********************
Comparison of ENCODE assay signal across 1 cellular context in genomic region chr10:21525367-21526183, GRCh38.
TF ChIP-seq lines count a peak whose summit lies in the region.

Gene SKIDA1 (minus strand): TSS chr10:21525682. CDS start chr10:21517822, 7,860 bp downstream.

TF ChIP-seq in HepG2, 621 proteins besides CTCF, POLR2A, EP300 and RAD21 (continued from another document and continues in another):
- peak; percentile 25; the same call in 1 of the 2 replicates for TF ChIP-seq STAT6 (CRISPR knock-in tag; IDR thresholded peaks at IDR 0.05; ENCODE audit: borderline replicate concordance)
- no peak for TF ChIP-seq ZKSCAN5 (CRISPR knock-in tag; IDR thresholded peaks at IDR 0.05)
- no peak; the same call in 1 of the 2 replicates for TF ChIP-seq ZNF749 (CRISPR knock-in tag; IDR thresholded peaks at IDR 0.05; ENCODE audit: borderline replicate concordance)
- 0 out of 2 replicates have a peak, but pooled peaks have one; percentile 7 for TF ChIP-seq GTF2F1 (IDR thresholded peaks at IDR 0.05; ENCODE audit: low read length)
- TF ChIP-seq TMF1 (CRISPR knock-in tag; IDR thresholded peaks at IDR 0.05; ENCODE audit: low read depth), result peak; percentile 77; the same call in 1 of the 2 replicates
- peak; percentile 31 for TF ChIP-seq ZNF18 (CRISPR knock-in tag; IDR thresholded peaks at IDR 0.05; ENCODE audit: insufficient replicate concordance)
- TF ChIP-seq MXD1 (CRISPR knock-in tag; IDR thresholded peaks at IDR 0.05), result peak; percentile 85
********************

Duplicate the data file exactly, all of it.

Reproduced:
Comparison of ENCODE assay signal across 1 cellular context in genomic region chr10:21525367-21526183, GRCh38.
TF ChIP-seq lines count a peak whose summit lies in the region.

Gene SKIDA1 (minus strand): TSS chr10:21525682. CDS start chr10:21517822, 7,860 bp downstream.

TF ChIP-seq in HepG2, 621 proteins besides CTCF, POLR2A, EP300 and RAD21 (continued from another document and continues in another):
- peak; percentile 25; the same call in 1 of the 2 replicates for TF ChIP-seq STAT6 (CRISPR knock-in tag; IDR thresholded peaks at IDR 0.05; ENCODE audit: borderline replicate concordance)
- no peak for TF ChIP-seq ZKSCAN5 (CRISPR knock-in tag; IDR thresholded peaks at IDR 0.05)
- no peak; the same call in 1 of the 2 replicates for TF ChIP-seq ZNF749 (CRISPR knock-in tag; IDR thresholded peaks at IDR 0.05; ENCODE audit: borderline replicate concordance)
- 0 out of 2 replicates have a peak, but pooled peaks have one; percentile 7 for TF ChIP-seq GTF2F1 (IDR thresholded peaks at IDR 0.05; ENCODE audit: low read length)
- TF ChIP-seq TMF1 (CRISPR knock-in tag; IDR thresholded peaks at IDR 0.05; ENCODE audit: low read depth), result peak; percentile 77; the same call in 1 of the 2 replicates
- peak; percentile 31 for TF ChIP-seq ZNF18 (CRISPR knock-in tag; IDR thresholded peaks at IDR 0.05; ENCODE audit: insufficient replicate concordance)
- TF ChIP-seq MXD1 (CRISPR knock-in tag; IDR thresholded peaks at IDR 0.05), result peak; percentile 85